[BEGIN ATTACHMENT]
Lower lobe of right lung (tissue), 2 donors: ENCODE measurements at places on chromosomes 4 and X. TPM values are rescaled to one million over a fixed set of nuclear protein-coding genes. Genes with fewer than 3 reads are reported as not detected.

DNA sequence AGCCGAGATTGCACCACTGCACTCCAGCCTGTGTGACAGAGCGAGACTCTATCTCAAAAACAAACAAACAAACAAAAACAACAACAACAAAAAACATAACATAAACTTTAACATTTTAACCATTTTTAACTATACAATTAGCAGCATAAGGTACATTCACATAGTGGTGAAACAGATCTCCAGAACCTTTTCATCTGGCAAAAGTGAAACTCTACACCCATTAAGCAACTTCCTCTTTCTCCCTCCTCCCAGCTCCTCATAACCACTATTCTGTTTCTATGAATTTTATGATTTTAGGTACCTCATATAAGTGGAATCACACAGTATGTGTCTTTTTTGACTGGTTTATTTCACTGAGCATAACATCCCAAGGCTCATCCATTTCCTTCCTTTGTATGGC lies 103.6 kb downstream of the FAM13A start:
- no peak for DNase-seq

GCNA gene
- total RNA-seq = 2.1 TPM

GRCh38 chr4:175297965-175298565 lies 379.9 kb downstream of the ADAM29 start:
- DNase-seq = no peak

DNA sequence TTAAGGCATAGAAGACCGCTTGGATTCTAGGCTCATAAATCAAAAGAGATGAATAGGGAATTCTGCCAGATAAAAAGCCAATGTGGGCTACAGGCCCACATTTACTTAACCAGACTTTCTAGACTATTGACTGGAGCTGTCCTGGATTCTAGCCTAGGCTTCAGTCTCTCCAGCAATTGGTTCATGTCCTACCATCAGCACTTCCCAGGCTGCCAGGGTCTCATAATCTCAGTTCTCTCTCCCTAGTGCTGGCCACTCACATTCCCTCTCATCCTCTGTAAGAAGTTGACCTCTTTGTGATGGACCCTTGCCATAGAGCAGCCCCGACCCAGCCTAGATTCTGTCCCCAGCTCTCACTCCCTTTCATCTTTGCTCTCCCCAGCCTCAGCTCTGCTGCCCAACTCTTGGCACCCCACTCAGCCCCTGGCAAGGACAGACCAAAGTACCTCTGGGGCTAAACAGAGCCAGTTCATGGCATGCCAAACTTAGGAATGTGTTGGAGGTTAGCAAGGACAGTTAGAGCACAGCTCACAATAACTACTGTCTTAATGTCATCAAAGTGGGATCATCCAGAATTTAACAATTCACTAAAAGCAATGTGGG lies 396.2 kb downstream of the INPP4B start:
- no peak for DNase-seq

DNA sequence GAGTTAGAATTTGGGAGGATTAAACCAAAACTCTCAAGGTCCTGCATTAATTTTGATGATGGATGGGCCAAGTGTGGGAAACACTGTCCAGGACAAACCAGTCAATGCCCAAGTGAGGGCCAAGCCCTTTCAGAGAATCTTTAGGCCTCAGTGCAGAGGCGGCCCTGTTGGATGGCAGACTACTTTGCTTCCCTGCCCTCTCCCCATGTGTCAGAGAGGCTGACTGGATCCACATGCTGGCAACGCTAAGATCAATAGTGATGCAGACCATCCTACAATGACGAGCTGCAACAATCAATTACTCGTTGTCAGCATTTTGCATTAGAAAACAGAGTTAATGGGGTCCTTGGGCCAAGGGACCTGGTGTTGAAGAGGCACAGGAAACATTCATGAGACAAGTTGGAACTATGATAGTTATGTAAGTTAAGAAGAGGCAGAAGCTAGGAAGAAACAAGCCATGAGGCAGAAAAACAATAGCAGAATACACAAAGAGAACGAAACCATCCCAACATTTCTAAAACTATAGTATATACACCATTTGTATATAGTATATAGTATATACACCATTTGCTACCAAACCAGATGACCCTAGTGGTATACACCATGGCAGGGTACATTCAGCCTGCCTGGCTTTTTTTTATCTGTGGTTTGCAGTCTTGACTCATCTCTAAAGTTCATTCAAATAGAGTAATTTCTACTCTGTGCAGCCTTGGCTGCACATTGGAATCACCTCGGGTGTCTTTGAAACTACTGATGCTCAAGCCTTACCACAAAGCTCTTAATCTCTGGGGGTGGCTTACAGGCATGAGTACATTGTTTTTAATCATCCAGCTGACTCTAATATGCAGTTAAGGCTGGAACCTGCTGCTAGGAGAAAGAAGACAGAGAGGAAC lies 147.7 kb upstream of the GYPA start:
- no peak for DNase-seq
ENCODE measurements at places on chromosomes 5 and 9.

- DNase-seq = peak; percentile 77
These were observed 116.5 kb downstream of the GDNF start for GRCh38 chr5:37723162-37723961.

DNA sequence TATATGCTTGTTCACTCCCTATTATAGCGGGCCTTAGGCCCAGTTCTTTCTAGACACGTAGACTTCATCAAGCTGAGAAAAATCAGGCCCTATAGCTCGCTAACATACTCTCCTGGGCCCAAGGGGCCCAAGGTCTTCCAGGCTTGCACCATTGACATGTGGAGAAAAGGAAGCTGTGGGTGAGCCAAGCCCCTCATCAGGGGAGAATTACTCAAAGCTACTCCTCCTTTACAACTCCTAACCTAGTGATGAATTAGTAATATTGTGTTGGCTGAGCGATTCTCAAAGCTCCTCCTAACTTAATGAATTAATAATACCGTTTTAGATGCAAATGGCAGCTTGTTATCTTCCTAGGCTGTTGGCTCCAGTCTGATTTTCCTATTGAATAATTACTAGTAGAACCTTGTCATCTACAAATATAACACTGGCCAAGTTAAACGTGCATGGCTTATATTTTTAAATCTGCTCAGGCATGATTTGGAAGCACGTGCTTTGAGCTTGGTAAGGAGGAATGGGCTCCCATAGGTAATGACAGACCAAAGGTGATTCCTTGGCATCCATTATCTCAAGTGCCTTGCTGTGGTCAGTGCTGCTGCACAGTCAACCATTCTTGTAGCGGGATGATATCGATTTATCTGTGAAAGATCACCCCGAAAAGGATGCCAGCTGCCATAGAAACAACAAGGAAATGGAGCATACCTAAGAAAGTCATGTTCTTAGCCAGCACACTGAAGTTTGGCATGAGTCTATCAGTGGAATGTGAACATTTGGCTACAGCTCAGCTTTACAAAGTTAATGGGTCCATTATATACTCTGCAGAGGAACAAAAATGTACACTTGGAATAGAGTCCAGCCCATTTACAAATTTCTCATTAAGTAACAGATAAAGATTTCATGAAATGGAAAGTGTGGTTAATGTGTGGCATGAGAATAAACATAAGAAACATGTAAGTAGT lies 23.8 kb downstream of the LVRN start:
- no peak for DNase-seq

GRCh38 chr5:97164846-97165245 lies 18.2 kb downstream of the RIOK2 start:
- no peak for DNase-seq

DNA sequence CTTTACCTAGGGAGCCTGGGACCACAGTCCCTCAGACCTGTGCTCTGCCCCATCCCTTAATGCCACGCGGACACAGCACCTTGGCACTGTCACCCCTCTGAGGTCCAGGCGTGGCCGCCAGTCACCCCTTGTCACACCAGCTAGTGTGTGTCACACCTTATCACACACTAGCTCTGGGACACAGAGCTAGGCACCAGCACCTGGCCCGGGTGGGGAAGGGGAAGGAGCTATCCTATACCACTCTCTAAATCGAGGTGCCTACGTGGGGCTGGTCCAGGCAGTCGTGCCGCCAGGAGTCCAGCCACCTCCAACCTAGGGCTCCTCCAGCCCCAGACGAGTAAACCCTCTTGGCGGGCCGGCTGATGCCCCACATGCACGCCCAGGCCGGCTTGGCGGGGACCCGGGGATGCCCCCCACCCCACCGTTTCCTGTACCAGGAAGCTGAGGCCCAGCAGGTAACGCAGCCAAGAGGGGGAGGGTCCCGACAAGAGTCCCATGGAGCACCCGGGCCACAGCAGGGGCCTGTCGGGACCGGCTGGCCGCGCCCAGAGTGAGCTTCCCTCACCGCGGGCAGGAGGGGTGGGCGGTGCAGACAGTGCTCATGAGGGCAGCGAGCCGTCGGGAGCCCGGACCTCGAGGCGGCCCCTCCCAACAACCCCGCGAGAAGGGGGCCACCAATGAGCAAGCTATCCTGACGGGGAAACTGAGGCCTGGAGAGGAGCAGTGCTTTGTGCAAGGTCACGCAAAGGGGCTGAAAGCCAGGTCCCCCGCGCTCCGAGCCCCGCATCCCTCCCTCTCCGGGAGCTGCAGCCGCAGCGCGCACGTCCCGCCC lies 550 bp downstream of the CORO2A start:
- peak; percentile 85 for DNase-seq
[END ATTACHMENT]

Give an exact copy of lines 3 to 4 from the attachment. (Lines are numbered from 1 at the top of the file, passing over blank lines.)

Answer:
- no peak for DNase-seq

GCNA gene